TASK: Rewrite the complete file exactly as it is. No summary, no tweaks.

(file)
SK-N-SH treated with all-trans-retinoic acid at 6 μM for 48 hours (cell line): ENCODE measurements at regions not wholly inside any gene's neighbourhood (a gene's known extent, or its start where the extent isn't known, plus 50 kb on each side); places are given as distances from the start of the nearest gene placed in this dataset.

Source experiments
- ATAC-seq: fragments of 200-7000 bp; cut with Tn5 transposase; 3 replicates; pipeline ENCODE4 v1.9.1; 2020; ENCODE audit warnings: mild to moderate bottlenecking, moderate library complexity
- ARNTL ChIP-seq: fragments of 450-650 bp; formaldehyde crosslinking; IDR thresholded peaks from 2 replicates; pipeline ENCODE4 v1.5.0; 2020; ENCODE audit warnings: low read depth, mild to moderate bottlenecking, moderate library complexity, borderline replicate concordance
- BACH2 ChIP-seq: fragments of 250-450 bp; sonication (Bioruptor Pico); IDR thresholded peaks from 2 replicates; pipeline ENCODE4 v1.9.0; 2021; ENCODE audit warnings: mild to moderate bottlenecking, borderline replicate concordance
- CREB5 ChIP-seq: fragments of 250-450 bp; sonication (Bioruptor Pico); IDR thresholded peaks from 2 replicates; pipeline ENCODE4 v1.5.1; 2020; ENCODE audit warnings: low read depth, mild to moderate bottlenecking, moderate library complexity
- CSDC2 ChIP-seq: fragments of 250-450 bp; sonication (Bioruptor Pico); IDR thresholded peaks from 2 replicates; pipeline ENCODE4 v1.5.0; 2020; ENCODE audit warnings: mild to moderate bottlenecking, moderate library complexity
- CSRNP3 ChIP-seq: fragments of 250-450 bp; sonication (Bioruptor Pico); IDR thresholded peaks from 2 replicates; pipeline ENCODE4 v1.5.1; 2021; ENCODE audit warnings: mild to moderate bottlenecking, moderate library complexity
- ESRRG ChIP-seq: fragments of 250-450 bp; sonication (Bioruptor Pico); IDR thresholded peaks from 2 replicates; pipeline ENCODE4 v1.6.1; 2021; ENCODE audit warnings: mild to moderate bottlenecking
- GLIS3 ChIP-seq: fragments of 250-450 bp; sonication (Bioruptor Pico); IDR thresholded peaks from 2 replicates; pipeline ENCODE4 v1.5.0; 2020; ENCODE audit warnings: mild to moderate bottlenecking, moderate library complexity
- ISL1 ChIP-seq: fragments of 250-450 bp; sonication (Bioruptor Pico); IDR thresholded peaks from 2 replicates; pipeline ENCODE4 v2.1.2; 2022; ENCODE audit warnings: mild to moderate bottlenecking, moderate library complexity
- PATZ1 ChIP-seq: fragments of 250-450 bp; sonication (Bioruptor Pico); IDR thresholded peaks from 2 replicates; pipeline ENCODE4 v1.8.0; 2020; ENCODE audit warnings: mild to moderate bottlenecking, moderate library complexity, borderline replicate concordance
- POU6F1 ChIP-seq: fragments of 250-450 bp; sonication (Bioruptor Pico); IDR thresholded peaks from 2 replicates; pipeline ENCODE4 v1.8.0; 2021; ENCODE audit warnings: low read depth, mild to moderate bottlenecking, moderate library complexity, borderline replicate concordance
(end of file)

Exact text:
SK-N-SH treated with all-trans-retinoic acid at 6 μM for 48 hours (cell line): ENCODE measurements at regions not wholly inside any gene's neighbourhood (a gene's known extent, or its start where the extent isn't known, plus 50 kb on each side); places are given as distances from the start of the nearest gene placed in this dataset.

Source experiments
- ATAC-seq: fragments of 200-7000 bp; cut with Tn5 transposase; 3 replicates; pipeline ENCODE4 v1.9.1; 2020; ENCODE audit warnings: mild to moderate bottlenecking, moderate library complexity
- ARNTL ChIP-seq: fragments of 450-650 bp; formaldehyde crosslinking; IDR thresholded peaks from 2 replicates; pipeline ENCODE4 v1.5.0; 2020; ENCODE audit warnings: low read depth, mild to moderate bottlenecking, moderate library complexity, borderline replicate concordance
- BACH2 ChIP-seq: fragments of 250-450 bp; sonication (Bioruptor Pico); IDR thresholded peaks from 2 replicates; pipeline ENCODE4 v1.9.0; 2021; ENCODE audit warnings: mild to moderate bottlenecking, borderline replicate concordance
- CREB5 ChIP-seq: fragments of 250-450 bp; sonication (Bioruptor Pico); IDR thresholded peaks from 2 replicates; pipeline ENCODE4 v1.5.1; 2020; ENCODE audit warnings: low read depth, mild to moderate bottlenecking, moderate library complexity
- CSDC2 ChIP-seq: fragments of 250-450 bp; sonication (Bioruptor Pico); IDR thresholded peaks from 2 replicates; pipeline ENCODE4 v1.5.0; 2020; ENCODE audit warnings: mild to moderate bottlenecking, moderate library complexity
- CSRNP3 ChIP-seq: fragments of 250-450 bp; sonication (Bioruptor Pico); IDR thresholded peaks from 2 replicates; pipeline ENCODE4 v1.5.1; 2021; ENCODE audit warnings: mild to moderate bottlenecking, moderate library complexity
- ESRRG ChIP-seq: fragments of 250-450 bp; sonication (Bioruptor Pico); IDR thresholded peaks from 2 replicates; pipeline ENCODE4 v1.6.1; 2021; ENCODE audit warnings: mild to moderate bottlenecking
- GLIS3 ChIP-seq: fragments of 250-450 bp; sonication (Bioruptor Pico); IDR thresholded peaks from 2 replicates; pipeline ENCODE4 v1.5.0; 2020; ENCODE audit warnings: mild to moderate bottlenecking, moderate library complexity
- ISL1 ChIP-seq: fragments of 250-450 bp; sonication (Bioruptor Pico); IDR thresholded peaks from 2 replicates; pipeline ENCODE4 v2.1.2; 2022; ENCODE audit warnings: mild to moderate bottlenecking, moderate library complexity
- PATZ1 ChIP-seq: fragments of 250-450 bp; sonication (Bioruptor Pico); IDR thresholded peaks from 2 replicates; pipeline ENCODE4 v1.8.0; 2020; ENCODE audit warnings: mild to moderate bottlenecking, moderate library complexity, borderline replicate concordance
- POU6F1 ChIP-seq: fragments of 250-450 bp; sonication (Bioruptor Pico); IDR thresholded peaks from 2 replicates; pipeline ENCODE4 v1.8.0; 2021; ENCODE audit warnings: low read depth, mild to moderate bottlenecking, moderate library complexity, borderline replicate concordance